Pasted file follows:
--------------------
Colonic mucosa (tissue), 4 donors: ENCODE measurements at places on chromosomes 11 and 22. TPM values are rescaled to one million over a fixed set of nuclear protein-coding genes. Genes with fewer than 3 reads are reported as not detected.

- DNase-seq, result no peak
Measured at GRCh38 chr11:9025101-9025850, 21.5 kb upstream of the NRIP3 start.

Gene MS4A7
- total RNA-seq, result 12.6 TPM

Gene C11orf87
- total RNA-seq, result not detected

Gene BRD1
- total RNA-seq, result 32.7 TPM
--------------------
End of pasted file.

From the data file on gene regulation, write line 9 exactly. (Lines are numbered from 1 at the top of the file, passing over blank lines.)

- total RNA-seq, result 32.7 TPM